A Smithsonian Treasure to Be Gutted?

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This week I was all set to take ourselves off to a tour of a somewhat smaller garden than we’ve been visiting before I realized I may have to gut this story.

Only a bit over four acres enclose the Enid A. Haupt Garden at the iconic Smithsonian Castle, Washington, D.C. Designed to be a modern representation of American Victorian gardens of the latter half of the nineteenth century, it opened in May 1987. It is named for the American philanthropist and patron of the arts and humanities (b. 1906 d. 2005). She supported not only horticulture but also architectural and historical preservation.

In its prime, the garden’s center features a parterre flanked by Moongate Garden on the west and the Fountain Garden on the  east. Measuring 144 feet by 66 feet, the parterre was designed as a series of diamonds, fluers-de-lis, scallops and swags filled with low-growing plants changed twice yearly. Granted, quite a bit of back bending work for only a couple of grounds keepers.

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Saucer and tulip magnolias edge brick walks surrounding the parterre, and cast-iron garden furnishings and fountains coordinate with the front carriage gates.

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The Moongate Garden entrance features this rather playful stone gate.  Let’s see whether we’re long enough to sit on one edge and stretch legs over to the opposite edge.

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Nearby is a pool garden with paths and bridges, like a piece of art.

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Fluffy pink and mauve saucer magnolias in mid-to-late spring soften the castle’s brick angular edges.

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Urns overflowing with dracaena and summer annuals stand on tall pedestals alongside the parterre’s scalloped swag edging.

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How long the Haupt Gardens continue into the new year (2019) remains to be seen, however. I only this week learned that the Smithsonian Institution has been planning, since at least 2016, to redevelop this area in order to increase its visibility from the Washington Mall, as well as to connect buildings and other gardens.

But why demolish the Haupt garden?

It’s that parterre, proponents of the plan insist. The garden as is demands too much work and constant care. “It isn’t worth it,” according to a Washington Post story last winter (February 16, 2018). Besides, the parterre is out of touch with modern horticultural ideas of more naturalistic design.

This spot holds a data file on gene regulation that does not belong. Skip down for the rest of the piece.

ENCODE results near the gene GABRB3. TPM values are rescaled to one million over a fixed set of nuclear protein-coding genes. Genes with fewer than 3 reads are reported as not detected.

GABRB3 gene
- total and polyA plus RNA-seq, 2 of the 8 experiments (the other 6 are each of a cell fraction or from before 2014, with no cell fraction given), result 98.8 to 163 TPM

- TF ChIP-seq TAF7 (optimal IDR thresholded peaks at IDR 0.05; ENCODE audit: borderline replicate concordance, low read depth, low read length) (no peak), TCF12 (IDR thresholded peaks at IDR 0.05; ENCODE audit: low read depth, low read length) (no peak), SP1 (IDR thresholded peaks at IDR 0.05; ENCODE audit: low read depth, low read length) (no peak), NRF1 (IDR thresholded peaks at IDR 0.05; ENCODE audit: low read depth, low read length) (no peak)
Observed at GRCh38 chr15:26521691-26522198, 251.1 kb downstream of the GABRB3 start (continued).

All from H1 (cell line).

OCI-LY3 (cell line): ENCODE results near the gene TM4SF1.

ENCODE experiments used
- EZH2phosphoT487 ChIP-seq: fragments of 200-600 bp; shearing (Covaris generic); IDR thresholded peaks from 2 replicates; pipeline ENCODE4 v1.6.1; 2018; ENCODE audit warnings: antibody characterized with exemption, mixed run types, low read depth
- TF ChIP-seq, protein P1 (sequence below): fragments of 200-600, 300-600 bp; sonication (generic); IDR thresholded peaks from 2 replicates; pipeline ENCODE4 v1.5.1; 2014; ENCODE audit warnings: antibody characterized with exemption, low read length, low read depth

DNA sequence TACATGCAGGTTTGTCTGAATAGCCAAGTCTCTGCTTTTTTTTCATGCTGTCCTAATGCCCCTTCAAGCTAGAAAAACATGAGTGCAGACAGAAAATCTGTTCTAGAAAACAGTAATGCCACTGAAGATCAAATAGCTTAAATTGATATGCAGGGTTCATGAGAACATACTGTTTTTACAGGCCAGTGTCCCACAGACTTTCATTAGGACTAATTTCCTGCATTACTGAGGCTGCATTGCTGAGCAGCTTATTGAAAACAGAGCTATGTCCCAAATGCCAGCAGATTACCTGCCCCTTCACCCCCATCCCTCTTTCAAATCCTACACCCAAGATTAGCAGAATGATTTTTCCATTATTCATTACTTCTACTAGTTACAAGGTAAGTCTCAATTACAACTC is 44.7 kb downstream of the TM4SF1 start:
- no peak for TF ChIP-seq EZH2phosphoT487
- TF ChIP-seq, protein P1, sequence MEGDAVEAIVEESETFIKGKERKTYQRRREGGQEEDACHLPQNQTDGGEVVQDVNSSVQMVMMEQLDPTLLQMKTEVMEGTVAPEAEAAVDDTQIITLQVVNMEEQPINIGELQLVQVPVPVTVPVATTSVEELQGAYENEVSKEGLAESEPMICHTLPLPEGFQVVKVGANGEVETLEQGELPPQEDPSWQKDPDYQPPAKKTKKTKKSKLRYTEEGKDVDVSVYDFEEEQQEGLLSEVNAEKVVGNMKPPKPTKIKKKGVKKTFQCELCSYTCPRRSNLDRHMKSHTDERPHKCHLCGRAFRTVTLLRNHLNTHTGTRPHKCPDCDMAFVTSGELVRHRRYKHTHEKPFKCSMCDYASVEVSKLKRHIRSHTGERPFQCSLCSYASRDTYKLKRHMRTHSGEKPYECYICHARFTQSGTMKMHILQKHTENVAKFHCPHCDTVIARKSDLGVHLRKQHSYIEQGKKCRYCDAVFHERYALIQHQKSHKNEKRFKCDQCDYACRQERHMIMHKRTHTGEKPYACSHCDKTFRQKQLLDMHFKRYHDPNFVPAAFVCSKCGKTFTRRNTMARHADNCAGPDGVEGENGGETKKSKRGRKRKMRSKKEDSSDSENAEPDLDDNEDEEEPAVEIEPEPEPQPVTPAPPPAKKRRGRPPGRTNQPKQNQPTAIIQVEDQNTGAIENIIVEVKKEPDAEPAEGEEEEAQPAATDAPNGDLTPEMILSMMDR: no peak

On the other hand, the parterre and its landscape elements have become such a part of the Smithsonian’s historic continuum that gutting it would leave a mighty big hole. And not just in the ground but also in people’s imaginations and memories.

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Moreover, this cultural landscape has become a sacred space for many people, visitors as well as those living and working in the D.C. area.

I can’t help but wonder: What would Enid A. Haupt herself would think?

What do you think?

The Downing Urn in the Enid A. Haupt Garden.

Tour of the Enid A. Haupt Garden at the Smithsonian Castle
Wednesdays at 10 a.m. May 16 through September 26 
Meet a Smithsonian Gardens’ docent by the tour sign near the entrance to the Smithsonian Castle in the Enid A. Haupt Garden for a tour of the garden’s history and design.


A blessed and holy and merry Christmas week to all my readers on WordPress and beyond!

~ Jo Shafer






Author: www.rosesintherainmemoir.wordpress.com

Just short of fifty years of holy matrimony, I am blessed to be a mother of two and grandmother of seven. Much of my writing speaks to the culture and tradition of the Deep South, where I spent the first thirty-five years of my life before relocating to the Pacific Northwest. As a poet and essayist, I’ve published both online and in print media. In mid-February 2019, I launched Roses in the Rain: A Daughter's Story, following a successful couple years of Invitation to the Garden, both on WordPress.com. Watch for upcoming installments to the memoir blog every Tuesday. The garden posts follow on Friday/Saturday. I look forward to hearing from you all!

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